WGCU selects Carla Brooks Johnston (1940-2011) as one of the Women Who Make Southwest Florida

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 Read More on WGCU.org/makers

MAKERS: Women Who Make Southwest Florida

a program of

WGCU Public Media,
The Southwest Florida Community Foundation and
The Women's Fund of Southwest Florida,

honoring 21 women who have made a significant impact on Southwest Florida through their contributions
in the 
arts, business, education, healthcare, politics, the environment and social justice..

Premiere Screening was held Monday, February 25th, 2013 at Arcade Theater, Fort Myers, FL

* * * * *
SUNDAY, MARCH 24, 2013
at noon on WGCU TV

This episode includes
Carla Brooks Johnston, (1940-2011), author and mayor of Sanibel
* * * * *

Produced by Chelle Koster Walton and Joan Wood. 

Please visit http://www.WGCU.org/makers for additional information. 


Shocking News: Carla Brooks Johnston died

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The dedication in a recently published book states:  “To Carla Brooks Johnston, Who Turns Words Into Deeds For Better Communities.”  And that is exactly what she did some four decades ago in Somerville and Cambridge and for the last decade of her life in southwest Florida. 

Carla Brooks Johnston
1940 - 2011

Carla Johnston died of cancer on April 28 at her home in Sanibel, Florida.

In the 1970s she played a key role in the election of reform Mayor Lester Ralph in Somerville, ousting a corrupt government. The Boston Globe won a Pulitzer Prize for its coverage of the corruption and what Carla Johnston and her colleagues were doing to end it.  As funding coordinator for the city in Ralph’s administration, she brought education, social welfare, and environmental funds to the city and was instrumental in getting it designated an “All-American City” in 1972.  She was executive director of northeast Massachusetts’ 101-city planning council and chief budget analyst for the areas’s 78-city transportation consortium.  She served as Deputy Director of the Union of Concerned Scientists, headquartered in Cambridge, and was twice chair of the city’s Democratic Committee. She was CEO of her Cambridge-based New Century Policies.  She was a professor at U.Mass-Boston and also taught at Boston University and Emerson College. At Harvard she was a Loeb Fellow, was a fellow at the Kennedy School and was awarded first Bunting Peace fellowship. She lectured on public policy and media throughout the United States and in countries on six continents.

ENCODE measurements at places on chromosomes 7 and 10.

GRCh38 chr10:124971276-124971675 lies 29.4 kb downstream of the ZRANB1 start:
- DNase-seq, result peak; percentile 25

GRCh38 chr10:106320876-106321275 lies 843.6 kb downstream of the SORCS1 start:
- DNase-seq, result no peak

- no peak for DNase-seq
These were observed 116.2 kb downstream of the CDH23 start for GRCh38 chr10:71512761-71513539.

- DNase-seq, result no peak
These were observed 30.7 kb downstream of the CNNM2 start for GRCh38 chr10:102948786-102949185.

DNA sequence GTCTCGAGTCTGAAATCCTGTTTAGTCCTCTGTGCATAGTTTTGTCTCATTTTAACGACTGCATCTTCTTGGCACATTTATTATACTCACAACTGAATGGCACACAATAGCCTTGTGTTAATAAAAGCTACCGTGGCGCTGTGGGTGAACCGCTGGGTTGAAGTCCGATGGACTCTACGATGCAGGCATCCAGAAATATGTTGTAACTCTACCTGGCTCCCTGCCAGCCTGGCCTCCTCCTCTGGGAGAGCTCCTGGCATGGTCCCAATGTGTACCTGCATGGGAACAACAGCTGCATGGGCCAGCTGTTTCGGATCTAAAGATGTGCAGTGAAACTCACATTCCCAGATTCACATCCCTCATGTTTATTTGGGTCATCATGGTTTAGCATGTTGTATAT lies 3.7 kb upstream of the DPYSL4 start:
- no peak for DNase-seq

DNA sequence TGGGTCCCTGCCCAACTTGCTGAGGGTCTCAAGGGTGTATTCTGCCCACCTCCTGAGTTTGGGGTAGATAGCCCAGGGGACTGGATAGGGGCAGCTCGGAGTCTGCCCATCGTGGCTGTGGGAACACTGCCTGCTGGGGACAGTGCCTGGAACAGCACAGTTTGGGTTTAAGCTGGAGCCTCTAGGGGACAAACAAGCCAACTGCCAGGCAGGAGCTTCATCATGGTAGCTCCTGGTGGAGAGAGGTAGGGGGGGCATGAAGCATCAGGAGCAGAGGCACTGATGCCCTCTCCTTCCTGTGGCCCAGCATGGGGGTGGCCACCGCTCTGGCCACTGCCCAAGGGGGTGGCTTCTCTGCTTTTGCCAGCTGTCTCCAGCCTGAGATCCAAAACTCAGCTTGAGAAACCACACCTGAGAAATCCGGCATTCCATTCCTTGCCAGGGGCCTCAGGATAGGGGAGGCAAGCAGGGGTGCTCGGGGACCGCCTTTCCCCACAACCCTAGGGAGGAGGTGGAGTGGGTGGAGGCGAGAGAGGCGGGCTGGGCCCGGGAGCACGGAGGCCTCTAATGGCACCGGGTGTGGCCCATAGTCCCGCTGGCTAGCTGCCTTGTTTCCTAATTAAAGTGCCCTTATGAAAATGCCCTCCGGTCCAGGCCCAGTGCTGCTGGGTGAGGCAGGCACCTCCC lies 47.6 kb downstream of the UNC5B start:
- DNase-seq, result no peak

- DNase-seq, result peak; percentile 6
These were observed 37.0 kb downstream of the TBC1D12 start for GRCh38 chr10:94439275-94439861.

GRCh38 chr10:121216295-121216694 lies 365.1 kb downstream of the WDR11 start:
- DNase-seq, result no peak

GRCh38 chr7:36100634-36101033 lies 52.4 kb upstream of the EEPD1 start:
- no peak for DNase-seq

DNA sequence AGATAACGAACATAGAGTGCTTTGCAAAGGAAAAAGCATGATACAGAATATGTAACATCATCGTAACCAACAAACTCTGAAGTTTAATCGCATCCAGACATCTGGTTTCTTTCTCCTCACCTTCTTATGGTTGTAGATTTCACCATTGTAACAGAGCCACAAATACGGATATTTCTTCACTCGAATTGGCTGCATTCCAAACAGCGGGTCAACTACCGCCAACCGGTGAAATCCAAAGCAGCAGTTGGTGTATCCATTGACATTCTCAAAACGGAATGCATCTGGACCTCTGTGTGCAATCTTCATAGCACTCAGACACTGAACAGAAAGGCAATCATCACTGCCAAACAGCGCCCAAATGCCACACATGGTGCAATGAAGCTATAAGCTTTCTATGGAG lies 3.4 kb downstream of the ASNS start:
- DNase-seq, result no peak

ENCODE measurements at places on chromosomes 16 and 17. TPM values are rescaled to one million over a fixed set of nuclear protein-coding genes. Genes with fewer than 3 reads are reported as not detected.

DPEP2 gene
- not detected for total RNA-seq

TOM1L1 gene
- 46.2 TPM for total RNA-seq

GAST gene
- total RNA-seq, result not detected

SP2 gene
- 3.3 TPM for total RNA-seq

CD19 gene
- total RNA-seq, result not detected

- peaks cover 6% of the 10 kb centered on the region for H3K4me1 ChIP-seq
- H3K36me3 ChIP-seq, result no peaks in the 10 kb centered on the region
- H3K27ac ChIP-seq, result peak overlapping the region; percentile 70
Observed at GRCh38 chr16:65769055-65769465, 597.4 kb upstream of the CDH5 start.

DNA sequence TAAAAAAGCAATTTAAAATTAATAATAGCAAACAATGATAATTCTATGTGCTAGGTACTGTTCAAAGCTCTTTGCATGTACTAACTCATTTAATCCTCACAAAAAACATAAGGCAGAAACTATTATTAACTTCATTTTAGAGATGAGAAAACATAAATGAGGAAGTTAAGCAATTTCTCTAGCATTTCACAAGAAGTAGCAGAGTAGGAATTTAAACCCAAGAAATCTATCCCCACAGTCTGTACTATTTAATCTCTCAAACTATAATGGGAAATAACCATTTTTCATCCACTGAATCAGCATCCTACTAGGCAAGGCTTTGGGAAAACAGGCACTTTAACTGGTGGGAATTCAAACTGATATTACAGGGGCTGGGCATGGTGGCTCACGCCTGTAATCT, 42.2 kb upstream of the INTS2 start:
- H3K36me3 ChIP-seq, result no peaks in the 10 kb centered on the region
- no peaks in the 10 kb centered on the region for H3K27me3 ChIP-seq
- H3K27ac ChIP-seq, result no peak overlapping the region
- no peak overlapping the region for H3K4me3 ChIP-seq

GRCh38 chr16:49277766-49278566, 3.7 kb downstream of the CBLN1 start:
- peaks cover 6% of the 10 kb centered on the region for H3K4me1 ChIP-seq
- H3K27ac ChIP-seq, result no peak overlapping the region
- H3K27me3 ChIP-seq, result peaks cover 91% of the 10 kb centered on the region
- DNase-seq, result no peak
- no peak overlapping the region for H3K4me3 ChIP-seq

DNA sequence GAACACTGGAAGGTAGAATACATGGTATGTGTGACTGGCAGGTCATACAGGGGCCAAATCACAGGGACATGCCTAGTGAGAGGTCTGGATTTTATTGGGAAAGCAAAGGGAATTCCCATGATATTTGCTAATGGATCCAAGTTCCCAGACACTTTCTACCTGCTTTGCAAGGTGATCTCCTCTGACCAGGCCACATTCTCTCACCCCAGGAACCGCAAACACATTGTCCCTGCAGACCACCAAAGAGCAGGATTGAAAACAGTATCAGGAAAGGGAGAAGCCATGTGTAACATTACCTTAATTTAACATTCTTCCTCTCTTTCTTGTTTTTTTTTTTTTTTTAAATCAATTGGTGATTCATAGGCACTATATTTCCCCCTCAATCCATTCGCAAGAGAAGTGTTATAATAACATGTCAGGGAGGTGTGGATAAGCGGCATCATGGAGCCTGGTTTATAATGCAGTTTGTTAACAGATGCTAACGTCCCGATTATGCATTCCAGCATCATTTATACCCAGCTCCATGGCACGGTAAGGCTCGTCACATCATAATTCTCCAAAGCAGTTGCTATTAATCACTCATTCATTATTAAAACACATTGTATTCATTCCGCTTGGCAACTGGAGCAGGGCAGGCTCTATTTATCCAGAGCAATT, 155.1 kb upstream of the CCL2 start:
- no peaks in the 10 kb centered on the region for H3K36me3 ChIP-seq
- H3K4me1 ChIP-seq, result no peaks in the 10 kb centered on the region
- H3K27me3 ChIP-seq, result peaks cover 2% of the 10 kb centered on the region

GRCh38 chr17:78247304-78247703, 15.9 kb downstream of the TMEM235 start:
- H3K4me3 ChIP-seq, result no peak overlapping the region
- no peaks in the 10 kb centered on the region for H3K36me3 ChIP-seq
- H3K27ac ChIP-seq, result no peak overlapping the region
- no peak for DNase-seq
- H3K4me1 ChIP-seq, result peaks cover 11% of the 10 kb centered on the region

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Why Care Whether Government Works?

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Why care whether government works for its citizens?

Most Americans can recite the U.S. Pledge Allegiance to the Flag. Most speak with reverence for democracy, the amazing governance system invented by the Greeks thousands of years ago—a system where the “demos,” the people, govern themselves. Do most of us know how to make democracy work today?

What happens if we don’t? What happens if our Constitution and Bill of Rights slide into a symbol, an icon, that’s fondly revered; but one that is no longer the heart beat of an idea that we defend at great cost? Why is it that, here at home, we take for granted the freedoms for which others give their lives? If we fail to exercise this concept of self-government, will we fail to keep it? Look across history at nations who have gained or lost the right to self govern.

Furthermore, behind the Constitution and the Bill of Rights are implicit values such as compassion for and acceptance of persons that, in some societies are rejected. We value fairness and integrity. These values, many grounded in the beliefs passed down by the world’s great religions, have certainly been violated at times; but at other times they have been used in concert with our governance documents to make America a force for considerable good. Is there a need now, in the 21st century, to re-energize enthusiasm for self-governing and for these underlying values?

I don’t look to Washington to make government work. I look to local communities. In Washington most people are either spectators or cheerleaders. Few are participants. In one’s local community, everyone can influence policy making. Everyone can understand the dynamics of governing, the impact of our underlying values. In local communities it’s possible to move past partisan rhetoric to actual problem solving. And, local constituencies make or break the careers of those elected to serve in Washington.

My work focuses on 1) implementing effective public policymaking, 2) identifying media policies that can mesh concern for the health of civil society with concern for the health of the media corporation bottom line, and 3) enabling public understanding that apathy and factionalization IS a major cause of government’s inability to work effectively.

It is at the local level where skills, sensitivities and judgments are fine-tuned to be applied to creating healthy economic, environmental, core public service and cultural policies at every level of governance. This is true both for those who govern and for those who are citizens (‘the demos” of our democracy.)

I think we have become so specialized that we often fail to see the interconnections between stakeholders and between local, state and federal levels of governance; we lose sight of our objectives. We waste time, money and public confidence. We must move beyond this paralysis.